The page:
eventually migrate into smbd. But, as he notes, his arguments haven't convinced
Allison, so he's started working on a branch that uses the smbd server.
That's only one of the problem areas, though. AD DCs handle far more than just
file serving, they also perform authentication, DNS lookups, act as printer
But, once again, there are two versions of some of the services floating
around. For example, winbind, which handles some authentication and
UID/GID lookups has two separate flavors, neither of which currently
handles everything needed for an AD DC. Tridgell and Bartlett have been
looking into whether it makes sense to have
a single winbind server for both worlds, seemingly coming to the conclusion
that it doesn't. But Allison, Simo Sorce, and Matthieu Patou see that as
another unnecessary split between existing and future functionality. Sorce
is particularly unhappy with that direction, saying:
It almost [seems] like we should
just fork the 2 projects, after all we reimplement everything
differently between the file server components and the DC components
with no intention of sharing common code [...]
Part of the complaints about Bartlett's proposal is about positioning.
Samba 4 has been envisioned as a complete drop-in replacement for Samba 3.
To some, that means integrating the Samba 3 functionality into Samba 4, but for others, it could mean making the Samba 3 pieces available as
part of Samba 4. Tridgell and others are in the latter camp, but Allison looks at it this
way: "It isn't an integrated product yet,
it's just a grab bag of non-integrated features." He goes on to say
that it will put OEMs and Linux distributions "in an incredibly
difficult position w.r.t. marketing and communications".
Everyone seems to agree that the ultimate goal is to integrate the two code
bases, but there is enough clamor for a real release of the AD DC feature
that some would like to see an interim release. One idea that seems to be
gaining some traction is to do a "Samba AD" release using the Samba 4 code
(and possibly including some of Samba 3 server programs). That release
would be targeted at folks that want to run a Samba AD DC—as many
are already doing using the alpha code—encouraging those who don't need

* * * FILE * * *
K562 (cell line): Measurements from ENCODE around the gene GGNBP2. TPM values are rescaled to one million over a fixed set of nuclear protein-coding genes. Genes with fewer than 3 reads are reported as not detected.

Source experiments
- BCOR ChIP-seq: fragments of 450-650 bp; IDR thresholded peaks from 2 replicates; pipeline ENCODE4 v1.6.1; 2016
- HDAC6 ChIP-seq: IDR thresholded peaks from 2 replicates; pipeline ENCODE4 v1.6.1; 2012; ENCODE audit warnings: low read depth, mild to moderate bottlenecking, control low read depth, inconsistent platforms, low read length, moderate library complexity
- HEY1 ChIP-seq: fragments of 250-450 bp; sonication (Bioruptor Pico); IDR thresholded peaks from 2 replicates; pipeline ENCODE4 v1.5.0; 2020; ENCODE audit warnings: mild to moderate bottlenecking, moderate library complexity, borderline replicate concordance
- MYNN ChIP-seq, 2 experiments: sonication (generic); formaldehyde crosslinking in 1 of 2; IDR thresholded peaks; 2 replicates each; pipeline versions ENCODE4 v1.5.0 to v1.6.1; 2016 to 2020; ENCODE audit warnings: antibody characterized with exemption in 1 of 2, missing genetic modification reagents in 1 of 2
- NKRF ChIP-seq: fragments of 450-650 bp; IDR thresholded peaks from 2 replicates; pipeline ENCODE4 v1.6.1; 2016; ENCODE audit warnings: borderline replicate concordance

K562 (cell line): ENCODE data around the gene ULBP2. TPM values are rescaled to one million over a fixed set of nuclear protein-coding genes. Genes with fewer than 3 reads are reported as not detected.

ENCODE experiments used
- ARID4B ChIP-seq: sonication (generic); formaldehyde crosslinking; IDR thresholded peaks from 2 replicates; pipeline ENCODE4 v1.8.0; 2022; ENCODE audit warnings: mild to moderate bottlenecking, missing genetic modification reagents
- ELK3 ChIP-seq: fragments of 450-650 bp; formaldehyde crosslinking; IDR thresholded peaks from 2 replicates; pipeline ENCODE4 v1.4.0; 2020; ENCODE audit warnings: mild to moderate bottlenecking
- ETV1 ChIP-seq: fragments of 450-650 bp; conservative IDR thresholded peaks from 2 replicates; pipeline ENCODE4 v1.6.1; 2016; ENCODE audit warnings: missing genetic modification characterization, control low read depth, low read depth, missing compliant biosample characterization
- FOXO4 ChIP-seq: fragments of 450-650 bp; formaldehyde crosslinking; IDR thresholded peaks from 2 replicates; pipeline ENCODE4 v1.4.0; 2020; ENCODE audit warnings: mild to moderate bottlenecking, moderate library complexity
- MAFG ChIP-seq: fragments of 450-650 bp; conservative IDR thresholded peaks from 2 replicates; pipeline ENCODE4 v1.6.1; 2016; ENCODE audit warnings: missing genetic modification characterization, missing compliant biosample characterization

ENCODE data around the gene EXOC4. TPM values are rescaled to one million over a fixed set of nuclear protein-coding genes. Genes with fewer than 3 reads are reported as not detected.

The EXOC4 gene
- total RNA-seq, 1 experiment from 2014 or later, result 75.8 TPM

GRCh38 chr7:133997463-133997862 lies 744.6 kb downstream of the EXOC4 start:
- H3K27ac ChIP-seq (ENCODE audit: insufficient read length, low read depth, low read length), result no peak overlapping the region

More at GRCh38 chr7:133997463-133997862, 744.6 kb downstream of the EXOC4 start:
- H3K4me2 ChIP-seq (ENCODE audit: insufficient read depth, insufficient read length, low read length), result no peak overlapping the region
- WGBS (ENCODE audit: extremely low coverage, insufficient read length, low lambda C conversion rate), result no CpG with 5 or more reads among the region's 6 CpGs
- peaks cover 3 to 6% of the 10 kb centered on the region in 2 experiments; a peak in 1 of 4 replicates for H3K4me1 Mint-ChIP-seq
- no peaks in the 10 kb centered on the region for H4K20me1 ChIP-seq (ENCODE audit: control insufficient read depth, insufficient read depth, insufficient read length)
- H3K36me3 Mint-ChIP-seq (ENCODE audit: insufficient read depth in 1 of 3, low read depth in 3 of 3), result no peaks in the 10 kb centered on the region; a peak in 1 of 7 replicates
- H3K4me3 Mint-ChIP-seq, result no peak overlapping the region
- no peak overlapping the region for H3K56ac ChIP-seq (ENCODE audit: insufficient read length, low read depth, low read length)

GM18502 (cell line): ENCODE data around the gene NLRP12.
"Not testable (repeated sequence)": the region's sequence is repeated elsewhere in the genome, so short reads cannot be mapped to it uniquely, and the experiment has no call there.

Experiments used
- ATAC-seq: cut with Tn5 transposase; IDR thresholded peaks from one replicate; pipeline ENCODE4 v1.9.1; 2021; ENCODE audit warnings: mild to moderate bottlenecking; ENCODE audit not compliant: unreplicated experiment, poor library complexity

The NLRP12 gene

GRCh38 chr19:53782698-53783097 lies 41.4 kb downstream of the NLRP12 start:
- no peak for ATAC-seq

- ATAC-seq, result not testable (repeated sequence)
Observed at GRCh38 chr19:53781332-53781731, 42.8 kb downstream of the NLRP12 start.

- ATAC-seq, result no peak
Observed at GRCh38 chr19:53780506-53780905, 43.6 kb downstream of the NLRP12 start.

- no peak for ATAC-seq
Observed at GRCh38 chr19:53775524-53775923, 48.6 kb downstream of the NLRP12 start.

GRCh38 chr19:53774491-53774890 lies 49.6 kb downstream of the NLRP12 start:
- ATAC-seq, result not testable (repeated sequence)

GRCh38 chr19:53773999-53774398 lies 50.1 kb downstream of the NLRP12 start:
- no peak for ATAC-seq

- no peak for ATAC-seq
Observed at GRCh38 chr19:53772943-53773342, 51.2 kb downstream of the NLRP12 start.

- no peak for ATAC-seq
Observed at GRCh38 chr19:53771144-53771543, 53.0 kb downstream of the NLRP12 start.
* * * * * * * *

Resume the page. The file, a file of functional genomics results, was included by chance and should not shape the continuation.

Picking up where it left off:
that functionality to stay with Samba 3. As Géza Gémes put it:
Call the Samba 4.0 release Samba-AD (the idea behind the name belongs to
Sernet people), and continue to release Samba3 as Samba-FS. This way
people would have a suggestion where those are going to be deployable.
Of course I DON'T propose the end of the integration efforts. But if the
plan is to do a release in the near future that seems a good (certainly
not perfect) compromise. Having a Samba release with ability to act as
an AD DC is becoming more and more important to many people who have to
upgrade their network infrastructure.
Doing something like that would remove much of the pressure that the Samba
team is feeling regarding a Samba 4 release. That would allow time to work
out the various technical issues with integrating the two Sambas for an
eventual Samba 4 release that fulfills the goal of having a single server
for handling both the AD DC world and the simpler file-and-print-server
world. As Gémes and others said, it's not a perfect solution, but
it may well be one that solves most of the current problems.
The underlying issue seems to be that Samba 3 and Samba 4 have been on
divergent development paths for some time now. While it was widely
recognized that those paths would need to converge at some point, no real
plan to do so has come about until now. Meanwhile, users and OEMs have been
patiently—or not so patiently—waiting for the new features. It is probably still a ways off
before the "real" Samba 4 makes an appearance, but plans are coming
together, which is certainly a step in the right direction. Given that
some have been using the AD DC feature for some time now, it probably makes
sense to find a way to get it into people's hands. Not everyone is
convinced of that last part, however, so it remains to be seen which way
the project will go.